The Best of Show had all of those and what a surprise! You just don’t see a piece like that every day.

The 2nd place oil had a sense of lush technique and great shapes and color, showing wonder at the plays of light and beauty of the flowers.

The 3rd place had killer color and design, and the surprise that it was a photo of a wall.

The Marge Steinbach award – the patterned integration with the subject of butterflies and background was so perfect to both. The piece had great color and movement and was an inspiration, much as Marge herself must have been to inspire that award.

The Merit Awards
      - The Acrylic Landscape had an exceptional moodiness and a unique look that supported/created it.
      - The Abstract Acrylic also had mood and flow and space, integrating the black into the otherwise colorful    piece very successfully.
      - The Pastel had a lovely, contemplative mood and a beautiful handling of the pastels, especially used to create the various objects in the still-life.

“Ponderosa - Light on the Morraine”, Pastel, 20x16”
Joanne Burney

Sunday, October 2, 2011

Spotlight on Colorado Artists Installed

Juror Joanne Burney, instructor from the Art Students League, was happy to know she wouldn't have to reject any entries. She diligently set about selecting the award winners.

Article by Kathy Berls

Wow - what a show! I'm happy to say that the new exhibit is now up and ready for the opening on Thursday, Oct 6th. For awhile there, there was some doubt as to whether it would all fit. When all the registrations came in, we noticed that there were several three dimensional pieces. Since they don't take up wall space, Barbara Tobiska, exhibits co-chair and I decided we'd take a chance and accept all the entries. We knew it would be a big show, but seemed a great way to end our juried exhibits line-up for 2011. Little did we know that many, many of the works would be really, really, really big! Needless to say, once it was all up, I breathed a sigh of relief. The challenge is always how to group the works together so that each piece has a chance to shine. Grouping the pieces according to color harmony, taking into account sizes and dimensions, the artwork is first placed all around the room to see where it will fit. But, it's not until I actually start hammering in the nails that I can be sure. Now it's done and the results produced a wonderful, exciting and diverse show that is not to be missed. Thank you to all the artists who supported this exhibit and a special welcome to those of you who have entered for the first time.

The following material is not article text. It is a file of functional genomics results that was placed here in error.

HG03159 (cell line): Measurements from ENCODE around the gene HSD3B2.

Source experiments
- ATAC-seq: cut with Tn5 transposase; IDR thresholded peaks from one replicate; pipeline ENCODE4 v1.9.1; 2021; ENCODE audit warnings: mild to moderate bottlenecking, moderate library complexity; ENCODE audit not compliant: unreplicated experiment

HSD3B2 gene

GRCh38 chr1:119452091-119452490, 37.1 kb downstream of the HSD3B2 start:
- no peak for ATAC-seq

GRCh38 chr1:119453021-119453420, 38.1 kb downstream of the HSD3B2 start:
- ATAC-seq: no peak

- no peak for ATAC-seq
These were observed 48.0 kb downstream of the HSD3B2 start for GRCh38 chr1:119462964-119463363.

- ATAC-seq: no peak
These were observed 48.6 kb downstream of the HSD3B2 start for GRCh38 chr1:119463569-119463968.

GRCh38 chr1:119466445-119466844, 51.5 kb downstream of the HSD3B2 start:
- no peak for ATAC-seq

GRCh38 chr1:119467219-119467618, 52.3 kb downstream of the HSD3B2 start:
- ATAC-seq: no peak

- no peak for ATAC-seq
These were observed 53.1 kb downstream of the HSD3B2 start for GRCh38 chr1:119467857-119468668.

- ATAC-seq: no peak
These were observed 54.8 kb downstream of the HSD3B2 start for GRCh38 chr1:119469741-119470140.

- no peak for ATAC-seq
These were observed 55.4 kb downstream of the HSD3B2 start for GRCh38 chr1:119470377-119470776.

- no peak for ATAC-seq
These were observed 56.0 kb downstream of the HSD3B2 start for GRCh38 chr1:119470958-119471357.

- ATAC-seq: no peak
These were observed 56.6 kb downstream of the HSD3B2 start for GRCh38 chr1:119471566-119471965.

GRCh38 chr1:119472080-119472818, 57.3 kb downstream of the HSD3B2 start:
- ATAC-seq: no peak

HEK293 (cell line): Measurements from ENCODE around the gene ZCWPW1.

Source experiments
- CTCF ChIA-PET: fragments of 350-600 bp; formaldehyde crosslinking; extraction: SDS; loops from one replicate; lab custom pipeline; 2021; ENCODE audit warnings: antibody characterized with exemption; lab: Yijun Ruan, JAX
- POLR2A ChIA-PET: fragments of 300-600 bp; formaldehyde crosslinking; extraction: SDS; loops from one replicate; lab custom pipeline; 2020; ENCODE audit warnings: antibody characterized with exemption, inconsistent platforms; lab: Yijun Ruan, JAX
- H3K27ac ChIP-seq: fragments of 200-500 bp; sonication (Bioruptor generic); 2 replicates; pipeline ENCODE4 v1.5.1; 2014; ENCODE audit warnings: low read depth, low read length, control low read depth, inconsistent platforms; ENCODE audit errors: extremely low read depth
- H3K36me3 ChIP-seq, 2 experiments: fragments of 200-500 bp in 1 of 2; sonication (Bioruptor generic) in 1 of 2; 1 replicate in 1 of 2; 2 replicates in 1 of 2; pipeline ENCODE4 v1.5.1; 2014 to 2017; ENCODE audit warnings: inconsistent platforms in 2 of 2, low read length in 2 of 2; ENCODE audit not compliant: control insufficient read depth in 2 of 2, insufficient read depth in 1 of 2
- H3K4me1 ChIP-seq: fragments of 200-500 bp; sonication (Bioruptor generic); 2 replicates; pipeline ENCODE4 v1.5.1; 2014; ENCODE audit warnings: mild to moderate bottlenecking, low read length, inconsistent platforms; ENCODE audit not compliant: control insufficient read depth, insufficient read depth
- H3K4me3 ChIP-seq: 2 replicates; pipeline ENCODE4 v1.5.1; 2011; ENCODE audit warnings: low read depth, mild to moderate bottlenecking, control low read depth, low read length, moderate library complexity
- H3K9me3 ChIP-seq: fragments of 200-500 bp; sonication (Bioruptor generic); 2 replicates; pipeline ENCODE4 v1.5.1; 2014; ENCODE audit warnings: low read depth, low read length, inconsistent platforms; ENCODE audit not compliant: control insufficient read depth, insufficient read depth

The winners circle

Best of Show winner: Dragon Tails, a stunning wood piece by Arvada artist Jeff Herring.

 A Special memorial award was presented this year in honor of past member Margwyn Steinbach. The award went to "Flutterflies" by Andy McKelvy.

The walls are full of wonderful artwork, including many 3-d pieces.